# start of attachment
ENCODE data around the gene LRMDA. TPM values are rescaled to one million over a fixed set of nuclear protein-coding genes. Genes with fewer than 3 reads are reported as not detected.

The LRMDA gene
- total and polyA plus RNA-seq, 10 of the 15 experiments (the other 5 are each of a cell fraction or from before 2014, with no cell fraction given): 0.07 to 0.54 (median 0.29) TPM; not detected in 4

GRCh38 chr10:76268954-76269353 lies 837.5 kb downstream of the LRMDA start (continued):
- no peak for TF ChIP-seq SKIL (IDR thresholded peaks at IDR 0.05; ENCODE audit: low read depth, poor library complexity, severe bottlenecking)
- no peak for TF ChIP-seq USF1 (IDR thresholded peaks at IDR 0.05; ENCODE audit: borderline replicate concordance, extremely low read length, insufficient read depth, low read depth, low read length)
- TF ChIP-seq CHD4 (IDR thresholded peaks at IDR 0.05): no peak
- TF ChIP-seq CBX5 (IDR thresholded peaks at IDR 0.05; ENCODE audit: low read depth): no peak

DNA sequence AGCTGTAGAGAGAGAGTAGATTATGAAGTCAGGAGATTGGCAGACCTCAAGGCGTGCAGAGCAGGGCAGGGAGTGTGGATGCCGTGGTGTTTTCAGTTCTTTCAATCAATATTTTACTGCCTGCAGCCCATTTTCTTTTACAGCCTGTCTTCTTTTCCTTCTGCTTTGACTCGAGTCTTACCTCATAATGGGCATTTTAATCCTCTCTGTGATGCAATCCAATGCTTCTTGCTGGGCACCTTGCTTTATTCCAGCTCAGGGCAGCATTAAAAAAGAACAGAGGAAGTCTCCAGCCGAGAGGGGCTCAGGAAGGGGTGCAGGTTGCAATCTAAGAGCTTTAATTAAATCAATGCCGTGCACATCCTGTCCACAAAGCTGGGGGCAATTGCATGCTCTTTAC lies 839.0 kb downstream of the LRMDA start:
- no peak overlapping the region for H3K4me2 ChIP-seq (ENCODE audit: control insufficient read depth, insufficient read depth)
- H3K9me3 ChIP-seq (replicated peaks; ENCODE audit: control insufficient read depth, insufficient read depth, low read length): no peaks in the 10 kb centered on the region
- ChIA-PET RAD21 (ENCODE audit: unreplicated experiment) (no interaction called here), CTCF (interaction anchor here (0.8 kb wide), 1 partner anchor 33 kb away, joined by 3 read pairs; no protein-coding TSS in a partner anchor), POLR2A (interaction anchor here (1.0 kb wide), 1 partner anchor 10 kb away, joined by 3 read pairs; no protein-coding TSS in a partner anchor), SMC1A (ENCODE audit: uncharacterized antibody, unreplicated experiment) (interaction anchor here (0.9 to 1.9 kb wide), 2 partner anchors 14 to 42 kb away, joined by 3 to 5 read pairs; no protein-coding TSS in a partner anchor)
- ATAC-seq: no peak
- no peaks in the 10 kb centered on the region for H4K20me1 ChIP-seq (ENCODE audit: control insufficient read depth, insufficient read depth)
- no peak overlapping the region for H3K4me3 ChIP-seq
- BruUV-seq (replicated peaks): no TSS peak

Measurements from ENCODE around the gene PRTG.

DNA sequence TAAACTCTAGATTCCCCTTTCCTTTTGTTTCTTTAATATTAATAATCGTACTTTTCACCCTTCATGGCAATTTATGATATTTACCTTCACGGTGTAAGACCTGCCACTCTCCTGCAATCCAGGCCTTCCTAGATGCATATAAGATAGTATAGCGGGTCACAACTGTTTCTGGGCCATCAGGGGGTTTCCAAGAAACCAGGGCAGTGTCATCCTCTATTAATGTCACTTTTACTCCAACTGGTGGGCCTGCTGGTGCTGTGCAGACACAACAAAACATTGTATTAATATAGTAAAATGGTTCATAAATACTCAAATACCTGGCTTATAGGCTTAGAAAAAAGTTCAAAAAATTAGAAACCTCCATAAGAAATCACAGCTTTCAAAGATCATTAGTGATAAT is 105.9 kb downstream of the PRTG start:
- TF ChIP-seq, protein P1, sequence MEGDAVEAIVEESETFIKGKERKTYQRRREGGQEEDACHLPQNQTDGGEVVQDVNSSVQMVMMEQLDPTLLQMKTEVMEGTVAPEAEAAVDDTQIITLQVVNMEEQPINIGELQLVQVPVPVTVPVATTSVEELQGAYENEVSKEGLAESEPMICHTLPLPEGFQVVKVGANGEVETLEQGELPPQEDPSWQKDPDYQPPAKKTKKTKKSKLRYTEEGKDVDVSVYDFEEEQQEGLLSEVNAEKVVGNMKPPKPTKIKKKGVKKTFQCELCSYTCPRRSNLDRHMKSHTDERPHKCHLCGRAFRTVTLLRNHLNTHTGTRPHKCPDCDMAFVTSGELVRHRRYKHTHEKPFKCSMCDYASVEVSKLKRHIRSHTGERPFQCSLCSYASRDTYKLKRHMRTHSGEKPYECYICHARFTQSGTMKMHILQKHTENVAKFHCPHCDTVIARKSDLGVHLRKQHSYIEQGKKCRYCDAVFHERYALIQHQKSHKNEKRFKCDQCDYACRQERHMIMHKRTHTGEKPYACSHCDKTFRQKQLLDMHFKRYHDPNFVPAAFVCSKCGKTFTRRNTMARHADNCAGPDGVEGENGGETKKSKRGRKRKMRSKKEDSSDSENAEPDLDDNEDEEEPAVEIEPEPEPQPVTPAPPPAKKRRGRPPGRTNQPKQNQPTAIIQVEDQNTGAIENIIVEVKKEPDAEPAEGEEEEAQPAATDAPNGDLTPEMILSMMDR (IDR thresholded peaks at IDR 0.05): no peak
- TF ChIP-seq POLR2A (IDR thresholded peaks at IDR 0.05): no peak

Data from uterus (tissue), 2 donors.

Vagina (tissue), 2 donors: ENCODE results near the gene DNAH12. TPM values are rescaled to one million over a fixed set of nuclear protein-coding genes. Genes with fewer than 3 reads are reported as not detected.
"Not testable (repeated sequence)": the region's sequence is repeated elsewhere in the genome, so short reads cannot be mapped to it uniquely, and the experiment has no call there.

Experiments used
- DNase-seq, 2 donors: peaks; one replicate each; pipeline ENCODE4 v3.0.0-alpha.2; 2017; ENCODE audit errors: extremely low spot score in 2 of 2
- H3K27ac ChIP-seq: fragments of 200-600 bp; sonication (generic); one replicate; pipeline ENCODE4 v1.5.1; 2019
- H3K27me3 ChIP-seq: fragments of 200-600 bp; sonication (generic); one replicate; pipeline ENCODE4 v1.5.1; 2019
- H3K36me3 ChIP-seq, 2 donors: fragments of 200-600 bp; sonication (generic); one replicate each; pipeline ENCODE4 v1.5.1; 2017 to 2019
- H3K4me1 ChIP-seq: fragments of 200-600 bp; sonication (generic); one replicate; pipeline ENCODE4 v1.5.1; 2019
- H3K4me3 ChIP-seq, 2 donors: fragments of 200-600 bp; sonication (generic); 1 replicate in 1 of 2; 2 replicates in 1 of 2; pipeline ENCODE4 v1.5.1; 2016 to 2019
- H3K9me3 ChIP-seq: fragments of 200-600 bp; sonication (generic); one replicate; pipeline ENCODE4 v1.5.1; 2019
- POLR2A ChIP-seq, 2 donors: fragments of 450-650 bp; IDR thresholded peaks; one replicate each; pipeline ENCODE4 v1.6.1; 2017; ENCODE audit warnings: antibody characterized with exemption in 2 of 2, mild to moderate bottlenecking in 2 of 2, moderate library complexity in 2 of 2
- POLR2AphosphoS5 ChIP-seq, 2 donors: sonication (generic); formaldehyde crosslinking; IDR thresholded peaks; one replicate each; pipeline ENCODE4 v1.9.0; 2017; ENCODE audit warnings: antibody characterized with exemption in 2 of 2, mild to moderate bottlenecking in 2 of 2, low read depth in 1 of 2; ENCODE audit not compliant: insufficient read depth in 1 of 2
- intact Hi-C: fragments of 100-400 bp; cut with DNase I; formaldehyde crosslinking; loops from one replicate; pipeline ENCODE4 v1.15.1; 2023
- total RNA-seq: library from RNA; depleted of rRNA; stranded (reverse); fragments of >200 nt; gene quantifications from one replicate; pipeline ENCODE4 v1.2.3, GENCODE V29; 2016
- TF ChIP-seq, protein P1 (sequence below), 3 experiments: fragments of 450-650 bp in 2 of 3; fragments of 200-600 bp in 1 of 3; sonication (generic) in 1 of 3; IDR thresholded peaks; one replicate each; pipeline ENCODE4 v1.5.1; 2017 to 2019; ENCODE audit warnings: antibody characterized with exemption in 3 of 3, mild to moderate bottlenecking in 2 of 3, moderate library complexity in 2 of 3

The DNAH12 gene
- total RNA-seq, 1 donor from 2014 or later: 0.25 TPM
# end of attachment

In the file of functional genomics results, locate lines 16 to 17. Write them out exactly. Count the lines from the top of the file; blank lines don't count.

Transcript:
- BruUV-seq (replicated peaks): no TSS peak

Measurements from ENCODE around the gene PRTG.